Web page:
U.S. FDA Commissioner Scott Gottlieb, MD, has revealed that the FDA is taking steps to enhance and modernize its approach to medical device safety and innovation. Such steps are outlined in the agency’s Medical Device Safety Action Plan: Protecting Patients, Promoting Public Health, which was released today.
Gottlieb says that under the tutelage of Jeffrey Shuren, director of the FDA’s Center for Devices and Radiological Health, the FDA is “considering what more we can do to better protect patients, while at the same time working closely with patients, providers, and device developers to better understand and address device risk and make sure that we’re appropriately balancing risk and benefit.”
Moreover, the FDA’s new Medical Device Safety Action Plan outlines how the FDA will continue to promote a safer medical device environment, Gottlieb explains. “Our aim is to make sure that the new advances in technology that are enabling better capabilities and benefits are also harnessed to bring added assurances of safety, so that more patients can benefit from new devices and address unmet needs,” he says.
According to Gottlieb. the plan focuses on five key areas:
- Establishing a robust medical device patient safety net in the United States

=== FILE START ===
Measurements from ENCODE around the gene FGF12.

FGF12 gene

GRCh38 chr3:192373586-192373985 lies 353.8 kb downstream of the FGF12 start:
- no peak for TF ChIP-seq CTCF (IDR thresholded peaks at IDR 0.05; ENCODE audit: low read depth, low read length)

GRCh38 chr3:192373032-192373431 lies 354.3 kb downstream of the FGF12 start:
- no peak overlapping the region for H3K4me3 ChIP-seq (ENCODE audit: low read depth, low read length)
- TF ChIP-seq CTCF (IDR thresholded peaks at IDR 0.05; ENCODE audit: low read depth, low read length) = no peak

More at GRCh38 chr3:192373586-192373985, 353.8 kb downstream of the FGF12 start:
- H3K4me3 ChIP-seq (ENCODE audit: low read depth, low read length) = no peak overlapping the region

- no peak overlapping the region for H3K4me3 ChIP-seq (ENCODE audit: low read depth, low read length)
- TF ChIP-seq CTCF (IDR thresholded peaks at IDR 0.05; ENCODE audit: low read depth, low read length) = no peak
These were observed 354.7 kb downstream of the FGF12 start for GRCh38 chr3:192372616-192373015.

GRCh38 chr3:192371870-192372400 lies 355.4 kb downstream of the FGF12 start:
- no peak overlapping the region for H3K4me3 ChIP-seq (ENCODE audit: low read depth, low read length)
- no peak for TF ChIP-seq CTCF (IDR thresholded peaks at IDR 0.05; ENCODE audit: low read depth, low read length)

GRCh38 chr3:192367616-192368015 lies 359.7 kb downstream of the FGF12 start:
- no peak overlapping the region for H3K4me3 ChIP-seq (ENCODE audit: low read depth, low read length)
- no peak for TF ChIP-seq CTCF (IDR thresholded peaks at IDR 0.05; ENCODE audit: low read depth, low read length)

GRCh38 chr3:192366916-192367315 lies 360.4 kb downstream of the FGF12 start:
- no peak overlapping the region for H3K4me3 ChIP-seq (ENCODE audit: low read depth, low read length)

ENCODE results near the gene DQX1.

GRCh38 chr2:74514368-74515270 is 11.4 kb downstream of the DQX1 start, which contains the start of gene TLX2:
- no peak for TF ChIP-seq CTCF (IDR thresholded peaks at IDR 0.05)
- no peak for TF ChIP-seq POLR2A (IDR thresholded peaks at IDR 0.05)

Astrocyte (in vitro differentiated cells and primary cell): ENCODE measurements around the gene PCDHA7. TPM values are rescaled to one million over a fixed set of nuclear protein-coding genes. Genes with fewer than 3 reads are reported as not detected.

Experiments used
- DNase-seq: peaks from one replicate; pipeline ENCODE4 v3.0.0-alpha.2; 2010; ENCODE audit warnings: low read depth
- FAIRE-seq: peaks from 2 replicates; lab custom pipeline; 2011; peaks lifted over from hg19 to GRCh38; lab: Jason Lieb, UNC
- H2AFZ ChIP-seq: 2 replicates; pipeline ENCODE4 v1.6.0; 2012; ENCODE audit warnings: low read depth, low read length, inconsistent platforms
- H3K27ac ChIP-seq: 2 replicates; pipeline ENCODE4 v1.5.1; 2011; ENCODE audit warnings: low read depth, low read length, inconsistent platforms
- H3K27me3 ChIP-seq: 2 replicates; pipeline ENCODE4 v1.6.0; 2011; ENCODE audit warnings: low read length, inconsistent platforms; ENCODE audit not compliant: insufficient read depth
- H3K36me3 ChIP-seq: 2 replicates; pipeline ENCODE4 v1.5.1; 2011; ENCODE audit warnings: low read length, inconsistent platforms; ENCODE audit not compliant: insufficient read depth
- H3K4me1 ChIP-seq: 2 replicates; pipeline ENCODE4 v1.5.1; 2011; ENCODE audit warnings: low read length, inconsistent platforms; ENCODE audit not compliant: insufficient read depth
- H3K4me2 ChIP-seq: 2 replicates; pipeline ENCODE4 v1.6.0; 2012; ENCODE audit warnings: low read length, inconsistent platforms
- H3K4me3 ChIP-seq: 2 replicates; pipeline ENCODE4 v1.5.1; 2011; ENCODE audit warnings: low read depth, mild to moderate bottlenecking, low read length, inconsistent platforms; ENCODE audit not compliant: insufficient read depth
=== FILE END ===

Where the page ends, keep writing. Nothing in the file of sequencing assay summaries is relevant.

- Exploring regulatory options to streamline and modernize timely implementation of postmarket mitigations
- Spurring innovation toward safer medical devices
- Advancing medical device cybersecurity
- Integrating CDRH’s premarket and postmarket offices and activities to advance the use of a Total Product Life Cycle (TPLC) approach to device safety
“To start, CDRH is implementing a more integrated approach to device safety throughout the TPLC by pursuing a reorganization that integrates CDRH’s premarket and postmarket offices across functions, and allows our experts to leverage their knowledge of pre- and postmarket information to optimize decision-making,” Gottlieb says.
After all, he points out, all medical devices have inherent benefits and risks. “And some of these risks are better understood once the device is more widely distributed and used under real-world conditions, in broader patient populations, and by a broader range of clinicians.” The FDA’s aim, Gottlieb says, “is to ensure not only that devices meet the gold standard for getting to market, but also that they continue to meet this standard as we get more data about devices and learn more about their benefit-risk profile in real-world clinical settings.”
There is more puffery, platitudes and self-congratulations here than plan.